• Food testing electronics:  https://www.ezgluten.com/     and  https://nimasensor.com/    these two are well known but there may be others. 
  • Baking flours by Odlums are often found on Amazon (from Ireland), careful, not all of their flour is gluten free, look for "suitable for coeliacs" on website before buying the flour type.
Medical practitioners (diagnosis is often harder than the diet)
Local Conferences past and present:

Miscellaneous

Links to more general Celiac, Allergy and GFD information

Some of this is technical.  I figure the non technical stuff is easy enough to find, so I'll stick to links that are detailed and specific.  


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Comments

  1. In my country, Gluten Free or dieting is not in their "vocabulary" (yet) -- but it should! Hopefully with information like this could open up consumer awareness here... ;)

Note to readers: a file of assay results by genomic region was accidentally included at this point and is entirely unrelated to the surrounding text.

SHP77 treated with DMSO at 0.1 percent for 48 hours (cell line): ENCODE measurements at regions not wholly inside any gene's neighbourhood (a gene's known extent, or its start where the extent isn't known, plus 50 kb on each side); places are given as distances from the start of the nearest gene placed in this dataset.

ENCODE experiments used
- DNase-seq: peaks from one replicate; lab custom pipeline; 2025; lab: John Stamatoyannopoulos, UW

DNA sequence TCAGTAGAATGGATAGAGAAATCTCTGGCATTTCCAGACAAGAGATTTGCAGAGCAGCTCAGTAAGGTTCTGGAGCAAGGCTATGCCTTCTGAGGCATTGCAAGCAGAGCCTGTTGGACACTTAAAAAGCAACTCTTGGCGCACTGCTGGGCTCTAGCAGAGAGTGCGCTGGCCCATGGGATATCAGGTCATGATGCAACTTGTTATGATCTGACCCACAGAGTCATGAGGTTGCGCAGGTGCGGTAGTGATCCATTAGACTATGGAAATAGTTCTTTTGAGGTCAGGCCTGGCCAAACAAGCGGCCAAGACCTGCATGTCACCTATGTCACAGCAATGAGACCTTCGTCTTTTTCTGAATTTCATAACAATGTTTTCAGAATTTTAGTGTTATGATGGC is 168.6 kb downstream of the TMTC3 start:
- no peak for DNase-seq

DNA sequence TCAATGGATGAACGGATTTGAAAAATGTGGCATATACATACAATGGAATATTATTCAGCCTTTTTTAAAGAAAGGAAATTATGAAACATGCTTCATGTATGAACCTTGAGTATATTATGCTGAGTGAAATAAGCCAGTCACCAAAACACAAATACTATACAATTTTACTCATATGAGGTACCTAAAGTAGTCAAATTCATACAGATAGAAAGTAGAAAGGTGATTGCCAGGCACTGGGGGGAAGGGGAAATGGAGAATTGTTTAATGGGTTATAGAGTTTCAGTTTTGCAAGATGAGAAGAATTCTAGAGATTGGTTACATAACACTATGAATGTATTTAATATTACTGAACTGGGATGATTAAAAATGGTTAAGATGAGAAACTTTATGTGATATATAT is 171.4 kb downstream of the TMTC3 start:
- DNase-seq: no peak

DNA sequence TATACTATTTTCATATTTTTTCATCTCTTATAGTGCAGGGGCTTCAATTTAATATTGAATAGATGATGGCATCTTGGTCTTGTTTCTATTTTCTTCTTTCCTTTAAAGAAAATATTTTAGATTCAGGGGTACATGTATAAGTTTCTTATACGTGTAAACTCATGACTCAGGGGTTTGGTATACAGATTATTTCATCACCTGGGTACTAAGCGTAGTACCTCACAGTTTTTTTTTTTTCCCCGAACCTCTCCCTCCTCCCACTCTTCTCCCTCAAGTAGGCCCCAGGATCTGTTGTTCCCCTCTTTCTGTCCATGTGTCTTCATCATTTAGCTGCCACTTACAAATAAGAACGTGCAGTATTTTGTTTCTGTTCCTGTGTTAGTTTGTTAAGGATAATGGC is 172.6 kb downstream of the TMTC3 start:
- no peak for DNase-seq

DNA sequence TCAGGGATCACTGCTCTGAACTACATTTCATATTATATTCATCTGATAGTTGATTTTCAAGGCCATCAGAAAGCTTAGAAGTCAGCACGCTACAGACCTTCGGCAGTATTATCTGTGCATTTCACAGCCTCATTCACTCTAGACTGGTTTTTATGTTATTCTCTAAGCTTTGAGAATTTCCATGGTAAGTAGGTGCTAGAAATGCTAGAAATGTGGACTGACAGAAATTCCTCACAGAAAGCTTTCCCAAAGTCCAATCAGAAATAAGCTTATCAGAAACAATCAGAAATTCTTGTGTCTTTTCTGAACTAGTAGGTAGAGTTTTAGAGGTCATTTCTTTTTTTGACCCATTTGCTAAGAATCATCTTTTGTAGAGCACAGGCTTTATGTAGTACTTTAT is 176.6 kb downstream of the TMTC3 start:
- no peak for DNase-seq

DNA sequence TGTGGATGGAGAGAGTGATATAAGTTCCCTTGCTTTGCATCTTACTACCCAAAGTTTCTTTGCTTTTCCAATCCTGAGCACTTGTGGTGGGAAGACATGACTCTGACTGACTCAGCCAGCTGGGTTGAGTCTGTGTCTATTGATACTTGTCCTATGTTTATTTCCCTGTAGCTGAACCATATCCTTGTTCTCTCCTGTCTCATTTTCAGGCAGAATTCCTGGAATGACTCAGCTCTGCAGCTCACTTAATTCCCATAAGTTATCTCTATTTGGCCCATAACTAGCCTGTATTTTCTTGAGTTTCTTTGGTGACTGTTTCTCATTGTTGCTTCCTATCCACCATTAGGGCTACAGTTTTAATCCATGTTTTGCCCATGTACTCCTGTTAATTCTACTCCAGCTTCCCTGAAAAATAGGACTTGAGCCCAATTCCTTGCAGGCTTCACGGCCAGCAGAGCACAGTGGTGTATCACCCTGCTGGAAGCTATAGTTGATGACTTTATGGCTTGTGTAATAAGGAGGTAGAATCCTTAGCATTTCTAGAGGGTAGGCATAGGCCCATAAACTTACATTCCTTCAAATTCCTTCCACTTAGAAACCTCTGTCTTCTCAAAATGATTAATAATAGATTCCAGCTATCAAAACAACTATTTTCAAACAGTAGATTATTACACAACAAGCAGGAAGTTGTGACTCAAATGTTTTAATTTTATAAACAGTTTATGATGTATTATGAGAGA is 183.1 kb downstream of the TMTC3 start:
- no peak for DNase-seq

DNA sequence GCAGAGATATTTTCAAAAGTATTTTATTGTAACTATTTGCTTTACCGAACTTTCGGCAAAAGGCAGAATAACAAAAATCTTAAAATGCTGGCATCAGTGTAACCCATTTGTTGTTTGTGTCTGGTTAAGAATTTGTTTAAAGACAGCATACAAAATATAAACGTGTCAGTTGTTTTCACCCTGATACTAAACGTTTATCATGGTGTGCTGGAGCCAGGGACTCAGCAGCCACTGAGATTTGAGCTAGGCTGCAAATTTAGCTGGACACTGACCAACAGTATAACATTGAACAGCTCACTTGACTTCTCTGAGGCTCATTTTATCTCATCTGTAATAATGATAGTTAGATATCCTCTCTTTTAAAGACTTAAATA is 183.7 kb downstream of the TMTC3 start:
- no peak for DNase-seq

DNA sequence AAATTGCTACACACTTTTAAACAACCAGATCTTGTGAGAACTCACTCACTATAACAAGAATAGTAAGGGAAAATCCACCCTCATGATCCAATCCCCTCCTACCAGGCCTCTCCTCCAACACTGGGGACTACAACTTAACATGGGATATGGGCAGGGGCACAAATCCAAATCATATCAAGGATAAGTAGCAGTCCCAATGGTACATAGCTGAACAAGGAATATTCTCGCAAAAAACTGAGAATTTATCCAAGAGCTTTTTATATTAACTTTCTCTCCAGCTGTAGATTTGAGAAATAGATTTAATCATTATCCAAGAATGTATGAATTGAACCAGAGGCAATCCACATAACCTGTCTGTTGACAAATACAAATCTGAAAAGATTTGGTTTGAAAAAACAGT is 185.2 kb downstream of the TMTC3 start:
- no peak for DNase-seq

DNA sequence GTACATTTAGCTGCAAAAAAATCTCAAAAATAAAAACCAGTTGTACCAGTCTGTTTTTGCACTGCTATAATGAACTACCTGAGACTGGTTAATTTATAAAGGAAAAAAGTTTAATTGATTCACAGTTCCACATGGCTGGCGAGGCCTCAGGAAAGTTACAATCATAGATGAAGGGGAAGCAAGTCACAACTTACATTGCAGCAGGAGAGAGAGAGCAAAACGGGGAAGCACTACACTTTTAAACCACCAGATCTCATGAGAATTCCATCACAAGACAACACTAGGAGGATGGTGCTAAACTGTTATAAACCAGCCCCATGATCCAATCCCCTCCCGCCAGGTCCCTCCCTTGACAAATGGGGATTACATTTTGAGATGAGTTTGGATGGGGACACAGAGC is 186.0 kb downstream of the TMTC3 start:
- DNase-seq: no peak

Thanks for the share.

    ReplyDelete
  2. Hi Arinaa, thanks for visiting! There is an international map here (quora forum post): https://www.quora.com/What-country-has-the-most-incidence-of-celiac-disease I'm not sure where that map came from, but it was probably based on studies like this: https://www.ncbi.nlm.nih.gov/pmc/articles/PMC3264942/ (science article about the incidence of Celiac disease in the Middle East)

    Generally, I focus on Italy,Ireland, India, Finland and Australia if I'm looking for international information, each of those countries has their own Celiac Foundations and standards. However, it looks like a worldwide problem. Even the Chinese have recently begun to publish incidence rates in scientific journals.

    ReplyDelete